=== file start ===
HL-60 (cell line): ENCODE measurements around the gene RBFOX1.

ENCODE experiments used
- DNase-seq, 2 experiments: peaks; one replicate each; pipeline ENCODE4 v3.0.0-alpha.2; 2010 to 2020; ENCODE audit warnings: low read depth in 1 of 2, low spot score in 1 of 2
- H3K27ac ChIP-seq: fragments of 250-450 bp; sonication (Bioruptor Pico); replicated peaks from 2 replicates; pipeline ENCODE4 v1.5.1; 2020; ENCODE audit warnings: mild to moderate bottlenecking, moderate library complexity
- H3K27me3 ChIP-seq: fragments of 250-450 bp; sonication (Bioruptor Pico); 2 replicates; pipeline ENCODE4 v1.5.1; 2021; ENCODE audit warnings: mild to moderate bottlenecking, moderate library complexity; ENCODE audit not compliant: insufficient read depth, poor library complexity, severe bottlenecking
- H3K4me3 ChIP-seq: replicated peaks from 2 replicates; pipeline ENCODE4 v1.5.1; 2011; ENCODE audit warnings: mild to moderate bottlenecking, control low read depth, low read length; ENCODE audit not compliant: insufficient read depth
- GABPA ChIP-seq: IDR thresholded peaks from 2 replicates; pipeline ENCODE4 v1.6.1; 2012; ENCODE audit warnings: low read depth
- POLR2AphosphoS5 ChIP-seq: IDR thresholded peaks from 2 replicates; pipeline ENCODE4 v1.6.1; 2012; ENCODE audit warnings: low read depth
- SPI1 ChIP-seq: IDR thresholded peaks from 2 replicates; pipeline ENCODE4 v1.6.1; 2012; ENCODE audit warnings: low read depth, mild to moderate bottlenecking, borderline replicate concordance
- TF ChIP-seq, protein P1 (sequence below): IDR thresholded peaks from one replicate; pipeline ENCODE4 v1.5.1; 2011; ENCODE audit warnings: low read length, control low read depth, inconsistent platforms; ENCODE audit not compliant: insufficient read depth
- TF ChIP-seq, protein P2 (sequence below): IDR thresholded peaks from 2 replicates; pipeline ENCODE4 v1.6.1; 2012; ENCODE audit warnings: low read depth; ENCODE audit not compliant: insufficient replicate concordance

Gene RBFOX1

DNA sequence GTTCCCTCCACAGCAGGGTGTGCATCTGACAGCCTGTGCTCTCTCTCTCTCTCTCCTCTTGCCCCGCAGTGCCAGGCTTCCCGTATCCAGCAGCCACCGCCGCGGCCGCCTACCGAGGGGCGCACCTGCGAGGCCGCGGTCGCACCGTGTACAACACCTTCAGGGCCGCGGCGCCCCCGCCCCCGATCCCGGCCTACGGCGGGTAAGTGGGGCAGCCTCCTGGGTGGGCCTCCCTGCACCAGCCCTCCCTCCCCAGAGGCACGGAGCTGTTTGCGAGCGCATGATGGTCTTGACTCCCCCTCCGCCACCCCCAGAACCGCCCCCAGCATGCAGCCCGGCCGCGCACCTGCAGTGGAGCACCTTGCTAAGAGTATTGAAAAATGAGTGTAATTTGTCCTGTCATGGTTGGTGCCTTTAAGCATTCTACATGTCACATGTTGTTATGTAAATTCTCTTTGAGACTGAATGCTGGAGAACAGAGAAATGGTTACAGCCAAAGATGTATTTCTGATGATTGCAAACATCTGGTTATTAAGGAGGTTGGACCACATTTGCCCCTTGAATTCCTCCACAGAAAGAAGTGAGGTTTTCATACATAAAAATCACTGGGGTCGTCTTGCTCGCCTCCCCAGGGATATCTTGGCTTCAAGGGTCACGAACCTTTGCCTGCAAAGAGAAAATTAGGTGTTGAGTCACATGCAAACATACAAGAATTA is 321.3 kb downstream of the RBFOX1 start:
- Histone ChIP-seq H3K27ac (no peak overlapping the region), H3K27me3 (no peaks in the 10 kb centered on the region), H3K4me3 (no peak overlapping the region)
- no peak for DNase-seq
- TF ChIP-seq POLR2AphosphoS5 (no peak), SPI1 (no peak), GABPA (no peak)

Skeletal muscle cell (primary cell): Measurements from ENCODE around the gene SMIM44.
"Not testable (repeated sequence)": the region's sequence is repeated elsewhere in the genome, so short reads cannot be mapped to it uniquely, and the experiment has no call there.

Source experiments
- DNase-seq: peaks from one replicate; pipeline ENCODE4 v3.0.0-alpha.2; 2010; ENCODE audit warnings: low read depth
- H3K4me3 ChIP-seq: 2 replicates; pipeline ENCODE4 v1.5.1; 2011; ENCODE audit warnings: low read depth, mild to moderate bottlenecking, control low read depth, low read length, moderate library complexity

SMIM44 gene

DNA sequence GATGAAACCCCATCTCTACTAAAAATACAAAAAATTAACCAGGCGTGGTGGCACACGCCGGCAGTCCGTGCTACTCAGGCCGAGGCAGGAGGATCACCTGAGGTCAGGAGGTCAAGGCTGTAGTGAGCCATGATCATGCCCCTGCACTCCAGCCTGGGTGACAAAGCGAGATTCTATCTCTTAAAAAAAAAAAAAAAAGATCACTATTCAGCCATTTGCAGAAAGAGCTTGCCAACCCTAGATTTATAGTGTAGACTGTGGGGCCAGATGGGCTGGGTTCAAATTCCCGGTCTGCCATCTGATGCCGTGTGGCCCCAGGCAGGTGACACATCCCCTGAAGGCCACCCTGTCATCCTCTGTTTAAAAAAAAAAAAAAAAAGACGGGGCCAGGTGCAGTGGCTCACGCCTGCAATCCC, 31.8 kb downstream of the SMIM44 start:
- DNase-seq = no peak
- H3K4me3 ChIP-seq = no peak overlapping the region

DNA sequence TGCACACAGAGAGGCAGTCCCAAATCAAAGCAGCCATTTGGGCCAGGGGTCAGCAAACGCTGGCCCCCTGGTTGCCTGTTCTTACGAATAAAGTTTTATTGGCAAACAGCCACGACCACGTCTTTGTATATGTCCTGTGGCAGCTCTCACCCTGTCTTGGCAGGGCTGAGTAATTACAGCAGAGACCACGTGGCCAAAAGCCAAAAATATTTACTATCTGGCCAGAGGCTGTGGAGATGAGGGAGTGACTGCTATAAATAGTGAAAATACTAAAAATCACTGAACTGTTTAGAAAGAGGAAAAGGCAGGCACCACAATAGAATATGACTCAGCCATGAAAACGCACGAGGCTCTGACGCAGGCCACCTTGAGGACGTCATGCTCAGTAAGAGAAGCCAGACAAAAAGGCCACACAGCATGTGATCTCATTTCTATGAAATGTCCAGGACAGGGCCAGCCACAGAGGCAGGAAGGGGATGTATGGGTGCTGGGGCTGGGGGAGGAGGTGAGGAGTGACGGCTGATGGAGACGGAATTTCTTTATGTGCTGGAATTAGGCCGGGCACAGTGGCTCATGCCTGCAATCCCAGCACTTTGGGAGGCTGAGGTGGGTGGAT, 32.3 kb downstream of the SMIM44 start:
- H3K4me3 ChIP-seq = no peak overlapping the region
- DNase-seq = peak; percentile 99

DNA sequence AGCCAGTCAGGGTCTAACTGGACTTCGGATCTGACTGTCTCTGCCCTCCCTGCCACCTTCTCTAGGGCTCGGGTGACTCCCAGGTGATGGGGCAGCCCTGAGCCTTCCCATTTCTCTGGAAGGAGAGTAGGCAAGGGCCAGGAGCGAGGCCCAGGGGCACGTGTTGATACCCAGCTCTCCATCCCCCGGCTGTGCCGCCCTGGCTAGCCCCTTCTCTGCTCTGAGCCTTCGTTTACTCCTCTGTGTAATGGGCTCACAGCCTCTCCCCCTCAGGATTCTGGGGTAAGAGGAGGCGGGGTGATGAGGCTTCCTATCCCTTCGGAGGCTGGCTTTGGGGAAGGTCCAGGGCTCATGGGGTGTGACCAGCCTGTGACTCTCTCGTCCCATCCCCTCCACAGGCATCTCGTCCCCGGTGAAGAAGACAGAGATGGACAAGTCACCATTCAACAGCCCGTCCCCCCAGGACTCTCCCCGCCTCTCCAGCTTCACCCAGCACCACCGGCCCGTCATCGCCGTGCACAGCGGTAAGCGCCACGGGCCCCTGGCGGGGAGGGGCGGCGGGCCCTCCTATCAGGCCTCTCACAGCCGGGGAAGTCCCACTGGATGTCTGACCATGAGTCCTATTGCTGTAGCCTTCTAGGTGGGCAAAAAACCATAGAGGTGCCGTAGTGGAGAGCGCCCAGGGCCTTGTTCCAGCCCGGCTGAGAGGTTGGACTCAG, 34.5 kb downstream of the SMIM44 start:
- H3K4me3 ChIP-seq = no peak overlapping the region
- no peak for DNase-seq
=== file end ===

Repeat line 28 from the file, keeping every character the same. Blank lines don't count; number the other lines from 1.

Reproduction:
- DNase-seq = peak; percentile 99